Scarboro Centennial
Home ] Up ]



Studies: Publications

Educational Resources

Historic Sites in Scarborough Heights

Links for Toronto Links

Scarboro Heights Record

Search This Site

Table of Contents



Scarborough celebrated their first one hundred years in 1896 -- perhaps a compromise between the 1793 arrival of the Annis family and the 1798 arrival of David and Mary Thomson, the oft-stated first settlers of the Township. This article from the Fanny Annis Scrapbook is a record of one of the preliminary gatherings leading up to the Centennial Celebration. Notably absent from the portrait of many of the township's old-timers are the Annis pioneers. To be sure, dozens of other Scarborough seniors should have been in the photograph as well including William P. McCowan, aged 76. Note doubt, there were a variety of reasons for non-attendance at the sitting. The reference to local jealousies is certainly interesting.

Scarboro’s Centennial

The little town of Woburn was the scene of much stir and bustle on Tuesday afternoon, and old residents who had not visited the townhip’s capital for a quarter of a century were much in evidence. It was indeed an interesting sight to see some 50 of the old settlers of Scarboro seated in one group to have a plate taken for the Centennial Book about to be issued, regiving the early as well as the subsequent history of the municipality. Judging from appearances, half a century ago, Scarboro possessed many handsome maidens, as well as robust and gallant swains. It was indeed a study to gaze upon the faces of these half hundred old people and read there of trials and hardships time had impressed thereon. But withal it was a happy assemblage, and many an old and half-forgotten experience was recalled ere farewell greetings were exchanged.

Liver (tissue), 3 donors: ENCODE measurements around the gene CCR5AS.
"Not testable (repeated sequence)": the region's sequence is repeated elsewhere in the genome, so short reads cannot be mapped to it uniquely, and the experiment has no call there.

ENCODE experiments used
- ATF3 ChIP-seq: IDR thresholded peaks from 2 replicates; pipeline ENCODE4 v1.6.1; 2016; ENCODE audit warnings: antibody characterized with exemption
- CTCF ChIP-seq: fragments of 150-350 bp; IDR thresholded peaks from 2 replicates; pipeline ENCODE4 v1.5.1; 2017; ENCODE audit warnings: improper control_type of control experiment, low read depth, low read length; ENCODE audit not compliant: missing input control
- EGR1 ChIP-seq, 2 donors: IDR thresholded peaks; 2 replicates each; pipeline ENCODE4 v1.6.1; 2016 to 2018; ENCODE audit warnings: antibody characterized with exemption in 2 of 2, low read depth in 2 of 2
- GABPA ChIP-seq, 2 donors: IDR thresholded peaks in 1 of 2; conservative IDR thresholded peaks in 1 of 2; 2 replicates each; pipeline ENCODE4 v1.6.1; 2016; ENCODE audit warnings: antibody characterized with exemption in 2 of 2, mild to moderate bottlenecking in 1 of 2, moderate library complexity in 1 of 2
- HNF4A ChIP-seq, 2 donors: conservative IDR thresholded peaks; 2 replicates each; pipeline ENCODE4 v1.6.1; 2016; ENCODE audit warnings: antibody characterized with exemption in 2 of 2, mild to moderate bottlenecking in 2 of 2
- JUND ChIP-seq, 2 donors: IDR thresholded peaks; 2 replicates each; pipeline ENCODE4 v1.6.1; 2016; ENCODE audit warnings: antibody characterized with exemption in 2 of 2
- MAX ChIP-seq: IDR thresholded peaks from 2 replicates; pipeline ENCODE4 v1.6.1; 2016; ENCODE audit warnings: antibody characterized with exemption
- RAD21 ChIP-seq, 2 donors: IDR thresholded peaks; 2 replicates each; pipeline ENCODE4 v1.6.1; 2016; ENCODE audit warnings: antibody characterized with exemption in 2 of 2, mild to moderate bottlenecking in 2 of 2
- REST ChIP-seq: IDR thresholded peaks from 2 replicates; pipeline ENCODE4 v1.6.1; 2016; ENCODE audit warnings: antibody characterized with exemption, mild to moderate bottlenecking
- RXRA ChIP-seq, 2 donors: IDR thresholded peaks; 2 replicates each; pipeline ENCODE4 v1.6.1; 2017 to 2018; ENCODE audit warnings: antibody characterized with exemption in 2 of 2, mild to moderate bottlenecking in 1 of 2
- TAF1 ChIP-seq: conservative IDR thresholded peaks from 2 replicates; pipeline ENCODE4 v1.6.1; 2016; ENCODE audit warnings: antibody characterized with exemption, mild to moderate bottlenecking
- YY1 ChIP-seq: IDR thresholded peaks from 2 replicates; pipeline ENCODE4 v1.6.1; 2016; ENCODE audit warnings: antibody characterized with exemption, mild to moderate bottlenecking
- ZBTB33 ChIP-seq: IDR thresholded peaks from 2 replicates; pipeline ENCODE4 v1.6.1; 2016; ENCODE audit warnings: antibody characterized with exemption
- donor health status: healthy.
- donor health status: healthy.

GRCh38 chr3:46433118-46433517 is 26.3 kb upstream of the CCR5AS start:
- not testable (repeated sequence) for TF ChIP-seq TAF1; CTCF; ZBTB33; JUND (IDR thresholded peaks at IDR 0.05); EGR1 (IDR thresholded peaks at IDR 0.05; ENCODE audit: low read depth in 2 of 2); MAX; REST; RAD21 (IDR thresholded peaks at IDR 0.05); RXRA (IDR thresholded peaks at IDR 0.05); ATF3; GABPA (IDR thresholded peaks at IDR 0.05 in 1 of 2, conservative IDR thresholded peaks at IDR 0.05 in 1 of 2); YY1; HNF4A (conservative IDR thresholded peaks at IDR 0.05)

The celebration on the 17th and 18th gives promise of much success and preparations will be made for some 5000 people. To be sure the committee have met with many difficulties, such as local jealousies, and the like but such was to have been expected. They have but one object in view, however, the making of this Centennial a success. They want all the old settlers to assist them, as well as the younger people. In fact, let all the people help. Below we give a list of the names as well as ages of those who were photographed on Tuesday. The list may not be correct in every particular but it is as near so as we could get it.

George Taylor, aged 79 years, William Bell, 75; J.L. Patterson, 65; John Dunn, 79; James McGuin, 65; James Wyper, 83; James McBeath, 70; Andrew Young, 76; David Martin, 75; Hugh Elliot, 76; John Buchanan, 70; John Tingle, 70; Mrs. Elliot, 76; A.M. Secor, 76; John Little, 75; D. Forfar, 75; Arch Elliot, 72; Mrs. Oliver, 84; A. Walker, 70; A. McCreight, 70; John Calandar, 68; Thomas Ormerod, 70; Mrs. Joseph White, 79; Mrs. George Stephenson, 88; Elias Wood, 66; Mrs. J. Johnston, 74; Mrs. J. P. Wheeler, 80; Mrs. M. Carmichael, 75; Andrew Bell, 81; Isaac Chester, 79; Mrs. W. Clarke, 75; Silas Pheonix, 72; D. W. Thompson, 76; Mrs. Thomas Kennedy, 75; William Helliwell, 85; Mrs. Gordon Rennie, 80; Mrs. James Green, 80; Mrs. R. W. Thomson, 74; Mrs. John Morgan, 80; James McCowan, 80; John Holmes, 63; Mrs. R. Loveless, 66; Mrs. A. Pherrill, 80; Mrs. R. Jackson, 81; James Laurie, 80; Jonathan Beard, 76.

The Scarboro Heights Record V11 #9
The Fanny Annis Scrapbook